That’s an explosion of complexity, and leads to complex and fragile constructions that are resistant to refactoring. As the novice (or maintenance) engineer iterates on the data transformation taking place in the loop, the coupling of the state machine with the data transformation can cause the state machine to break, or to require a change in the state machine to accomodate a change in the data transformation. This is especially problematic for the novice programmer who is trying to get both to work at the same time. Now they are solving a two variable problem when they started with one!

Niklaus Wirth’s classic work on programming distinguished two categories: Algorithms and Data Structures. A third concern in a program is control flow — in distributed systems it is processes — directed evolution of the program (system) state over time.

By using a loop, you are putting all three in one place. Many novice programmers (and experienced ones working on new systems) are operating without a clear picture of the eventual shape of the data that they need to model the state and the transformations required to achieve the outcome. When you put all three in one place, you now have a three-variable equation that you are trying to solve at once.

And you are doing it by building the machine that will apply the transformation to the data structure, manually.

This, I believe, is at the core of the breakdown for many of the novice programmers who loop themselves into a knot with these assignments — I mean, work problems. They end up going: “What the heck am I even doing???

The complexity is too much.

And what got missed, right at the outset, is that the problem is notapply a transformation to every element in this array”.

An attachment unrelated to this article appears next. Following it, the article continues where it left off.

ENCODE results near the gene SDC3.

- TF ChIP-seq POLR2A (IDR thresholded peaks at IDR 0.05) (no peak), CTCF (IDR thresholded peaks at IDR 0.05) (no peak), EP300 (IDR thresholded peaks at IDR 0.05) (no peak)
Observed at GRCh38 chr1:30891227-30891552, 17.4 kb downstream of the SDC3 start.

That is the automatic GOTO (sorry, couldn’t resist) of the programmer armed with a loop.

The problem is in fact, much, much simpler. It is: “apply a transformation to each element in this array”.

Once this is grasped, the separation of concerns becomes clearer:

I need to write a data transformation function that takes one element and returns one transformed element.”

And I need to apply this transformer function to each element in the array.”

The problem has suddenly reduced in both scope and intersectional complexity.

The state machine and the transformation are now separate concerns, whose complexity can be reduced independently.

Loops are imperative control flow constructs. They can be used well, but they are dangerous. They couple control flow with transformations / side effects. I believe they cause more harm than good, especially for novice programmers, because they obscure the separation of concern.

Compare this:

**function**  **countNumbers** (arr) {
**var** count = 0;
**for** (num **in** arr) {
**if** (Number(arr[num]) !== NaN) {
            count++;
        }
    }
**return** count;
}
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With this:

**const** isNum = n => !isNaN(parseInt(n));
**const** countNumbers = arr => arr.filter(isNum).length;
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In the second, the two concerns are separated and named. They are not intermixed.

The data transformation function can be unit tested with ease, and can be refactored without impact on the state machine. The code for each lives in a distinct location and isolated context.

The problem is much clearer.

Once the state machine is in place (Array.filter), the design of the data transformation can be iterated on with an automated test suite with ease, leaving the programmer to focus on one thing only.

A mistake in syntax while doing that can only break one thing. The programmer is not grappling with and changing code that affects two concerns at the same time.

There is no mutation to track (another surface area for bugs).

This is a microcosm, but I believe one that perfectly expresses as a koan the power and beauty of taking a vow to deliberately avoid using variables and loops.

I will not overstep my bounds by making an evangelical claim of some absolute truth, and I invite you to try it. Program without variables and loops, and observe how it changes the way that the problems in front of you present themselves, and what solutions emerge from taking on this discipline.